Creating well-being during and after divorce
When people decide to marry, it’s arguably with the intention of sharing a lifetime. And the ideal of lifelong partnership has historically been a social expectation. Although in recent years the upward trend of “grey divorce” (over age 50) has slowed, the highest percentage of marital splits in Canada and the US still happens at midlife. What’s happening?
Only in the last century has our lifespan increased by about 20 years and given us “middle years” between youth and old age. For many, these years are a time of reflection. We start to consider our mortality and realize we have less time ahead of us than behind. Not only have we learned a lot, but we still have the time, energy, health—and often freedom—to make changes.
Children have been raised, in most cases, and may have flown the nest. Partners who stayed in it for the kids are finally free to fly, too. Decades of abuse finally take their toll. Different goals and dreams become insurmountable obstacles.
For a woman, the onset of perimenopause and menopause can also encourage a desire to nurture her own dreams rather than taking a back seat to her partner and children. Significantly, as we approach our fifties, we’ve generally (finally!) stopped caring about how other people feel about our personal decisions.
With these changes underfoot, it shouldn’t be surprising that up to 57 percent of annual divorces are granted to people in their forties and fifties, and an additional 15 percent of marriages for people age 60 and above sputter to a finish during this time. Some experts believe that those additional 20 years of life between “I do” and death play a significant role in the demise of marriages after age 50.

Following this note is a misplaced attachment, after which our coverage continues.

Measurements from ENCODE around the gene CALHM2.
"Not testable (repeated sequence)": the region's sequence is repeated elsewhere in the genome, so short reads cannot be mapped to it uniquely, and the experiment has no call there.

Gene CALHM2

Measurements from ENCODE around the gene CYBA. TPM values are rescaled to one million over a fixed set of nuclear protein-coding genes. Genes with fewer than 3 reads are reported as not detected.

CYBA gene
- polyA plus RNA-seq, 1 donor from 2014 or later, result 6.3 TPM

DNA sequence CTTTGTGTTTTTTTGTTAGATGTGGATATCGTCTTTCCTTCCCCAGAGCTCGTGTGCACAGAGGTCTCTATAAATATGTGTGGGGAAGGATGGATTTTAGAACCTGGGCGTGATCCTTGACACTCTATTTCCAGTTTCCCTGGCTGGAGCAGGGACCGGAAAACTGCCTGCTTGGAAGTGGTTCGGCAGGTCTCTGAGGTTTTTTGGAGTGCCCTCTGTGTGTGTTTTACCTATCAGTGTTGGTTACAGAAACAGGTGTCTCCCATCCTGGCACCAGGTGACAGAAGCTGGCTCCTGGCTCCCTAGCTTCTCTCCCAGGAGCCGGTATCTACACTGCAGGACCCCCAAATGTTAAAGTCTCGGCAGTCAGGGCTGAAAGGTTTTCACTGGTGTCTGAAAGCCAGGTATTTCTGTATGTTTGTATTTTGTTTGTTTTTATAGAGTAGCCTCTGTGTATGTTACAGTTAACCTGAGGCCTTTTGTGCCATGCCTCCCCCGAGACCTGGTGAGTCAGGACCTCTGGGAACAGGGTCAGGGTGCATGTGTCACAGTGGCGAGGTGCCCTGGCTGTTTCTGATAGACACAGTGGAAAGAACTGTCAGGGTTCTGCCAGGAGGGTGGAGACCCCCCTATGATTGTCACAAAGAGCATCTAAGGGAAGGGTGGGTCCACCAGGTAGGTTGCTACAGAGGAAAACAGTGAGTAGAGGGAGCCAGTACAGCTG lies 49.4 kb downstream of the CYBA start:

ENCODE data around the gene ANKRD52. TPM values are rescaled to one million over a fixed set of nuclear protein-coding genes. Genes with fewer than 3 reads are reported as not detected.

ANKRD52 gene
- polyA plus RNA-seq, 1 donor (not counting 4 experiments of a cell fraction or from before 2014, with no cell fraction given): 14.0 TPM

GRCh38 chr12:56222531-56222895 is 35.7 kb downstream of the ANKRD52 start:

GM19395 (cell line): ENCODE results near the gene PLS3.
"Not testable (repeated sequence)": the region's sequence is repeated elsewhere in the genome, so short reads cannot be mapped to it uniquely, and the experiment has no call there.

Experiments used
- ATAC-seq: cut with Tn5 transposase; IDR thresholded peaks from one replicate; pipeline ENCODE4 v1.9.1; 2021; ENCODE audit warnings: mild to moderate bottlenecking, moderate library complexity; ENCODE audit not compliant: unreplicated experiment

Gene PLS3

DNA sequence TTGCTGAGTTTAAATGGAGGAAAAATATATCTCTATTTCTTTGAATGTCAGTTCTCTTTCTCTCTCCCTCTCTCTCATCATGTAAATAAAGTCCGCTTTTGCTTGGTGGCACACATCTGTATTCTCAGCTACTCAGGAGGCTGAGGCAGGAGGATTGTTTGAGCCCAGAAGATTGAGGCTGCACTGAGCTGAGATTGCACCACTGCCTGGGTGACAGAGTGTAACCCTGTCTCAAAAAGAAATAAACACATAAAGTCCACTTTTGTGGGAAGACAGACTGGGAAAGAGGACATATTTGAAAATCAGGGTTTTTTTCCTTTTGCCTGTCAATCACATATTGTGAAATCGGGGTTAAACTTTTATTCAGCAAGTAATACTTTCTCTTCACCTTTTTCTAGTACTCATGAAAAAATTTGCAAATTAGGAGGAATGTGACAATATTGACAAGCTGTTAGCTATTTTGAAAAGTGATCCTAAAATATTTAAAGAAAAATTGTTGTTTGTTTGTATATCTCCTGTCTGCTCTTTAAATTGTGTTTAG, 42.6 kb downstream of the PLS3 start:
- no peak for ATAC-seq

Although the stigma of divorce has lost its sting, it can be a difficult conversation in some religious groups, or with parents and children. Experts agree that any children—no matter their ages—should hear the news before you make it public. Be honest with your offspring, but also have boundaries firmly in place about what they need to know.
And while you think that your adult children will accept the news easily, be prepared to parent them through it, especially if they aren’t expecting it. Adult children may have a difficult time with the news and question the reality of their entire childhood. Be available to have some difficult conversations.
Consider working with a counsellor, minister, therapist, or relationship life coach who can help you understand your role in the demise of your marriage. You are intimately aware of your previous partner’s role, and unless you acknowledge your own contributions, you will likely make the same mistakes in future relationships.
Particularly if the divorce was a long time coming, you might be tempted to rush into the dating pool, but experts suggest taking a pause before testing the waters. Whether you wanted the divorce or not, it’s a troubling experience. Give yourself time to heal. Get to know yourself as an individual after long-term coupledom.
Become clear on who you want to be, how you want to live your life, what makes you happy, and what your dreams are for the years ahead. These are all things that can get buried under the weight of other people’s expectations of you.
When you’re ready to find a new partner, you can do so with a firm sense of yourself, your “non-negotiables” (must-haves and deal-breakers), and your vision for the next phase of your life. The more confident you are about yourself and what you want, the more likely you’ll be to make healthy dating choices.
Although everyone’s needs are different, guidelines suggest waiting for one year after the divorce is finalized before considering looking for a serious relationship. Aim to enjoy a birthday and every major holiday on your own before looking for a plus one.
It can be tempting to let loneliness drive your desire to date. Instead, find ways to fill your social calendar through friendships, volunteering, hobbies, and support groups. Who knows? You might meet your next partner while you’re out doing something you enjoy!
If you still have children living in your home, dating can be a tricky thing. Research on divorced mothers has shown that younger children become stressed when mom’s dating relationships end, so consider minimizing their exposure to a love interest until you are confident that the relationship has legs.
Dating isn’t supposed to be a chore. It’s really about learning whether new people complement your life. Best of all? That decision is all yours.
According to online dating service eHarmony: